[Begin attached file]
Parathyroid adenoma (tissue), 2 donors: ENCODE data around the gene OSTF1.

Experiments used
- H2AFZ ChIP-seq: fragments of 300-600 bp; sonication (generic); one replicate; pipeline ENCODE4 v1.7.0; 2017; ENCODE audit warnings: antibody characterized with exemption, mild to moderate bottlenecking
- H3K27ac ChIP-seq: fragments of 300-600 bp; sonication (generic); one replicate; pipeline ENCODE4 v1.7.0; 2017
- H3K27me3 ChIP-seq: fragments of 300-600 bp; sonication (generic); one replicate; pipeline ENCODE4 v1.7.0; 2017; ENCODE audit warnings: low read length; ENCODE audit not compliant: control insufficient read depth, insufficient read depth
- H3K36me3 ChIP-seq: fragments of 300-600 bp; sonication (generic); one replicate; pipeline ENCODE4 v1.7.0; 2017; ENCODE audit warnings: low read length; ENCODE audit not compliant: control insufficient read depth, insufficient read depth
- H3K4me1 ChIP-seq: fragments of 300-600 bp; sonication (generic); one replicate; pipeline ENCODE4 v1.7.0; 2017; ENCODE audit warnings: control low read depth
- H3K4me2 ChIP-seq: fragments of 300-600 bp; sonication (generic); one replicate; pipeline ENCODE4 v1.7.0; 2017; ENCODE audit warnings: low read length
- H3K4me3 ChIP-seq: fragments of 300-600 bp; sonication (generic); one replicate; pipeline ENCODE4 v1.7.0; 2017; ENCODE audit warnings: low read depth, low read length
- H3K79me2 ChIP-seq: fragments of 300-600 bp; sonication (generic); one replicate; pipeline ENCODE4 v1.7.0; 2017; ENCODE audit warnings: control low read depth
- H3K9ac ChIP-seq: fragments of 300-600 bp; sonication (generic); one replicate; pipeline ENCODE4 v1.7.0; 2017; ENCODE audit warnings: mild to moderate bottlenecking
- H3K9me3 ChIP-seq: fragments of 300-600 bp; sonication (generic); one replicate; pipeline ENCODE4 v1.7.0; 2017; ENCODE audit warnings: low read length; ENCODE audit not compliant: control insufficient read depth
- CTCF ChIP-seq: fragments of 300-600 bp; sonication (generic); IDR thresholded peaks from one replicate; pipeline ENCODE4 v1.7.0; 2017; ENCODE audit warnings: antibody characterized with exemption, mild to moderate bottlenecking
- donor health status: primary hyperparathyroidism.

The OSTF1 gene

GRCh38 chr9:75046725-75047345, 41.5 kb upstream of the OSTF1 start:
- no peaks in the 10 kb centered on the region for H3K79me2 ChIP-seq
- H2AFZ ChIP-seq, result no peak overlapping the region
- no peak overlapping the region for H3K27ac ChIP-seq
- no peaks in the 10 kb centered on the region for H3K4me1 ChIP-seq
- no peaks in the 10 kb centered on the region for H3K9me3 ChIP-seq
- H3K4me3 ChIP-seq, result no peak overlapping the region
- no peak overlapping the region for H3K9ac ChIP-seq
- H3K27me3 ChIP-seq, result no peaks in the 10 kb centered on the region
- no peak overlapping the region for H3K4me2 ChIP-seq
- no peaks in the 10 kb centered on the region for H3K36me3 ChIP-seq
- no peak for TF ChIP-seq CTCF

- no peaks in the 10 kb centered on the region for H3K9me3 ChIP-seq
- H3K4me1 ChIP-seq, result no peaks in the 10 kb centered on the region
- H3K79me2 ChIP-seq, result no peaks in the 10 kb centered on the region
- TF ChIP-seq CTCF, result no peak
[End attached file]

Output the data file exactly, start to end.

Parathyroid adenoma (tissue), 2 donors: ENCODE data around the gene OSTF1.

Experiments used
- H2AFZ ChIP-seq: fragments of 300-600 bp; sonication (generic); one replicate; pipeline ENCODE4 v1.7.0; 2017; ENCODE audit warnings: antibody characterized with exemption, mild to moderate bottlenecking
- H3K27ac ChIP-seq: fragments of 300-600 bp; sonication (generic); one replicate; pipeline ENCODE4 v1.7.0; 2017
- H3K27me3 ChIP-seq: fragments of 300-600 bp; sonication (generic); one replicate; pipeline ENCODE4 v1.7.0; 2017; ENCODE audit warnings: low read length; ENCODE audit not compliant: control insufficient read depth, insufficient read depth
- H3K36me3 ChIP-seq: fragments of 300-600 bp; sonication (generic); one replicate; pipeline ENCODE4 v1.7.0; 2017; ENCODE audit warnings: low read length; ENCODE audit not compliant: control insufficient read depth, insufficient read depth
- H3K4me1 ChIP-seq: fragments of 300-600 bp; sonication (generic); one replicate; pipeline ENCODE4 v1.7.0; 2017; ENCODE audit warnings: control low read depth
- H3K4me2 ChIP-seq: fragments of 300-600 bp; sonication (generic); one replicate; pipeline ENCODE4 v1.7.0; 2017; ENCODE audit warnings: low read length
- H3K4me3 ChIP-seq: fragments of 300-600 bp; sonication (generic); one replicate; pipeline ENCODE4 v1.7.0; 2017; ENCODE audit warnings: low read depth, low read length
- H3K79me2 ChIP-seq: fragments of 300-600 bp; sonication (generic); one replicate; pipeline ENCODE4 v1.7.0; 2017; ENCODE audit warnings: control low read depth
- H3K9ac ChIP-seq: fragments of 300-600 bp; sonication (generic); one replicate; pipeline ENCODE4 v1.7.0; 2017; ENCODE audit warnings: mild to moderate bottlenecking
- H3K9me3 ChIP-seq: fragments of 300-600 bp; sonication (generic); one replicate; pipeline ENCODE4 v1.7.0; 2017; ENCODE audit warnings: low read length; ENCODE audit not compliant: control insufficient read depth
- CTCF ChIP-seq: fragments of 300-600 bp; sonication (generic); IDR thresholded peaks from one replicate; pipeline ENCODE4 v1.7.0; 2017; ENCODE audit warnings: antibody characterized with exemption, mild to moderate bottlenecking
- donor health status: primary hyperparathyroidism.

The OSTF1 gene

GRCh38 chr9:75046725-75047345, 41.5 kb upstream of the OSTF1 start:
- no peaks in the 10 kb centered on the region for H3K79me2 ChIP-seq
- H2AFZ ChIP-seq, result no peak overlapping the region
- no peak overlapping the region for H3K27ac ChIP-seq
- no peaks in the 10 kb centered on the region for H3K4me1 ChIP-seq
- no peaks in the 10 kb centered on the region for H3K9me3 ChIP-seq
- H3K4me3 ChIP-seq, result no peak overlapping the region
- no peak overlapping the region for H3K9ac ChIP-seq
- H3K27me3 ChIP-seq, result no peaks in the 10 kb centered on the region
- no peak overlapping the region for H3K4me2 ChIP-seq
- no peaks in the 10 kb centered on the region for H3K36me3 ChIP-seq
- no peak for TF ChIP-seq CTCF

- no peaks in the 10 kb centered on the region for H3K9me3 ChIP-seq
- H3K4me1 ChIP-seq, result no peaks in the 10 kb centered on the region
- H3K79me2 ChIP-seq, result no peaks in the 10 kb centered on the region
- TF ChIP-seq CTCF, result no peak